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Jeremy Morgan

Written by Jeremy Morgan, tabletop games editor, gamer, and software developer.
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A Quick Rant about Stories and Emotions

24 November 2013

I need to let my editor voice rant for a bit. I heard from someone I care deeply about that someone told them not to read anything that could provoke an emotional response.

No emotional response? Seriously? One of the most important things a story can do is provoke an emotional response. Whether you’re reading fiction or someone’s biography, the emotions you feel as you read are one of the greatest things you can hope for, both as a reader and a writer.

If I write an epic tale of war ravaging a galaxy, I want you to feel emotions about it. If I tell you an intimate tale of two lovers, I want you to feel emotions. Heck, if I write copy for an advertisement, I want you to feel emotions.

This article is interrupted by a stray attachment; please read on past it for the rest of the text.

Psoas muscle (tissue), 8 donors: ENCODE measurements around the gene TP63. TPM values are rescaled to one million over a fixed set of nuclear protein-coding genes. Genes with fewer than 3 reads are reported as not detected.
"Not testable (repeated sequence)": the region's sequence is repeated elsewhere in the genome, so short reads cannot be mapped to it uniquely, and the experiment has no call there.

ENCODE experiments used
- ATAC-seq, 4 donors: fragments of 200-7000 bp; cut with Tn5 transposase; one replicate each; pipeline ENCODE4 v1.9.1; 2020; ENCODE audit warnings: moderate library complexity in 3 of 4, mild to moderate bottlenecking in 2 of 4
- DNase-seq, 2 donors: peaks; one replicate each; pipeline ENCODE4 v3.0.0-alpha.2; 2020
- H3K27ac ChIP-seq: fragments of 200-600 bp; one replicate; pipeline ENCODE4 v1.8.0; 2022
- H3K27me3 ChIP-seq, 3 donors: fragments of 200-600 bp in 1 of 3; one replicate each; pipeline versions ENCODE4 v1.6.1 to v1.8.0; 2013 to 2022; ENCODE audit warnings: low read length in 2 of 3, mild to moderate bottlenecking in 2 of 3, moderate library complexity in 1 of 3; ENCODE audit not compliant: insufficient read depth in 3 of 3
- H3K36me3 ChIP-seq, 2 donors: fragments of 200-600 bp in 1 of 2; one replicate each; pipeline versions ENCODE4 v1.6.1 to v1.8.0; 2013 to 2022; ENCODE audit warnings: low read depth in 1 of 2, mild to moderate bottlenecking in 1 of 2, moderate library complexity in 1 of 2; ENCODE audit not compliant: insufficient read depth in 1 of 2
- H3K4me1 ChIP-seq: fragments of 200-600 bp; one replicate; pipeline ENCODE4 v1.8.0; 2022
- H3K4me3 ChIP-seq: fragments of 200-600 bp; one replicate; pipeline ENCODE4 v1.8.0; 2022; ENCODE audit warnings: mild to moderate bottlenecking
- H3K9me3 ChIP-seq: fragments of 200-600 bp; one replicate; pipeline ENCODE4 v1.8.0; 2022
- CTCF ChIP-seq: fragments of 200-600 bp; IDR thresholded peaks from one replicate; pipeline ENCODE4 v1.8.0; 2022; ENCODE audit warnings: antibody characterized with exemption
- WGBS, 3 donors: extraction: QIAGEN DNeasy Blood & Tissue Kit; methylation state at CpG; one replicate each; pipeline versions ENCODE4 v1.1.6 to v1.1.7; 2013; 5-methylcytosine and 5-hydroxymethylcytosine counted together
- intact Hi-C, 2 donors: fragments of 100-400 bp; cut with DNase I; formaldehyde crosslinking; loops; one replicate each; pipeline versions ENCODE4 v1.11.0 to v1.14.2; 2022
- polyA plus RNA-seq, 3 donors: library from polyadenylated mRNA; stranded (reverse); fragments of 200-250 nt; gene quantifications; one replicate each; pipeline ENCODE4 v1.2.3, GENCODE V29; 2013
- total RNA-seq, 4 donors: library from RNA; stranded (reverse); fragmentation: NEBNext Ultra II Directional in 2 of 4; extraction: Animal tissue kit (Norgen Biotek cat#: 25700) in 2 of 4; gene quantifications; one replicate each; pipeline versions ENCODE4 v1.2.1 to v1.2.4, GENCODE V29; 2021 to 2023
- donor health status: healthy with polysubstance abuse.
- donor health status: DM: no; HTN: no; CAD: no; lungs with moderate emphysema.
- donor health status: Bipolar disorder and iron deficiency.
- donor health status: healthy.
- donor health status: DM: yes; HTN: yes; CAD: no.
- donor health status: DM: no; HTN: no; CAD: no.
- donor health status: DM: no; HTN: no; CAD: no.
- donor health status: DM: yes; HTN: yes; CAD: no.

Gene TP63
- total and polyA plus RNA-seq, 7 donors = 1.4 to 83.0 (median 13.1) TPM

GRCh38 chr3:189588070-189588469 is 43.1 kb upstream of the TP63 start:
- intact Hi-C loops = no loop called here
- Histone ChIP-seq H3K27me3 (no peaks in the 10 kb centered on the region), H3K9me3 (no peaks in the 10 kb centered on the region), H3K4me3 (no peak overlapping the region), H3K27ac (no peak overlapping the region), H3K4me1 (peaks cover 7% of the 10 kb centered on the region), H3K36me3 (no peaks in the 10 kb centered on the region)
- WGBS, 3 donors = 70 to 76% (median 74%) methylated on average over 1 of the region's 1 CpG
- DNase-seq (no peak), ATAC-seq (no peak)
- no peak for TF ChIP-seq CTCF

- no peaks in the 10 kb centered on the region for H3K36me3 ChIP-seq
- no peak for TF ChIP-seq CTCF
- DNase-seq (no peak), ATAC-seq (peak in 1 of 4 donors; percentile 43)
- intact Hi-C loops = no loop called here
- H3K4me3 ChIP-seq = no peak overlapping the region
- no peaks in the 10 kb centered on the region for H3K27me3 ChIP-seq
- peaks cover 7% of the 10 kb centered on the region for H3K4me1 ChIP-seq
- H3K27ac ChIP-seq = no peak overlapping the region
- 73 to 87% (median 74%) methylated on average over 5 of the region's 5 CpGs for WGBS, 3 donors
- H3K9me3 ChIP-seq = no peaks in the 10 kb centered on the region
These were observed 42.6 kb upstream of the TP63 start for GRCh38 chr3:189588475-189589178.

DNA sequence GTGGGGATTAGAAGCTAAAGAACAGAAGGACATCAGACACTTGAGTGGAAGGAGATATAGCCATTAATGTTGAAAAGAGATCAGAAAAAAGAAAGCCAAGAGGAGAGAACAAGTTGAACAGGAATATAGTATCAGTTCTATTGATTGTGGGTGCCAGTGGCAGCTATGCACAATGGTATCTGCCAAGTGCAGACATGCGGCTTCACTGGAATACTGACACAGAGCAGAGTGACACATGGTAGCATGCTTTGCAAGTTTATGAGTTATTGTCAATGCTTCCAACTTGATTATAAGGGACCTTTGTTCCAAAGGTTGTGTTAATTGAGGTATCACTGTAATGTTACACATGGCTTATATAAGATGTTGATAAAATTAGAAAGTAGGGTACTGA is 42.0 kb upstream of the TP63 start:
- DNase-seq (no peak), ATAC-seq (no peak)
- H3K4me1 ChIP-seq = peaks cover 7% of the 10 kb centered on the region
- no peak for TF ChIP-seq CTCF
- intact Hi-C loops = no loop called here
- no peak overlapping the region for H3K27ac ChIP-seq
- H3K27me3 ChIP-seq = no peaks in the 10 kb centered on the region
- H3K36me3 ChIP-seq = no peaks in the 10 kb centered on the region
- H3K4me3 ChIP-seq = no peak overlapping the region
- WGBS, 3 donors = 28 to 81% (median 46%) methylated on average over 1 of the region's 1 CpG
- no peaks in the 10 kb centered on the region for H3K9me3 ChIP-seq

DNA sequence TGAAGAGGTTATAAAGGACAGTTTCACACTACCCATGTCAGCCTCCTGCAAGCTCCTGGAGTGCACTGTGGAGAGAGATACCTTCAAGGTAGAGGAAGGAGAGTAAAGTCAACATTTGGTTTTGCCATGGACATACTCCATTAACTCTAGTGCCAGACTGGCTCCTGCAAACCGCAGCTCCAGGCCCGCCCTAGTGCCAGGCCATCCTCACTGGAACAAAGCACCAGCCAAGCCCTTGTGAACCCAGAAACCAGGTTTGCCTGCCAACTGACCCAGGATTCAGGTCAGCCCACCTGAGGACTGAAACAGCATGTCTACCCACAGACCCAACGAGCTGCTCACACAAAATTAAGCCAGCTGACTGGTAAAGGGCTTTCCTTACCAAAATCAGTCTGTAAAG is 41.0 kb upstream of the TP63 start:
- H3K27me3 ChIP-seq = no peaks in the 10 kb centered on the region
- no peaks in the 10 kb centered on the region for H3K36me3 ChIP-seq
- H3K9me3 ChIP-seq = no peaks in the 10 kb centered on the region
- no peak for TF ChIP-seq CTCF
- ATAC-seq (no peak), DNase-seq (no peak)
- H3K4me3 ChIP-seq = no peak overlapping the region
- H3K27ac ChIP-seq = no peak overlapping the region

Emotions are what connect us to characters. It’s one of the tools an author has in their toolbox. If I can get you to feel something (whether it’s joy, hatred, or a mix of the two), I’ve done my job. As an editor, if I can get the author to think about what kind of emotions they’re trying to provoke, I’ve done (part of) my job.

If you’re a reader, and you’re not processing your emotions, then I’d say you’re not reading deeply enough. Think about the best stories you’ve read. What makes them great? I’d wager a large part of your fondness is based on either the emotions you felt as you turned the pages, or the emotions that you now feel either from the story itself or the memories surrounding the story.

With all due respect to the learned individual that told my significant other this unconscionable half-truth, you can stick this particular piece of advice in a very dark place and never utter it again.

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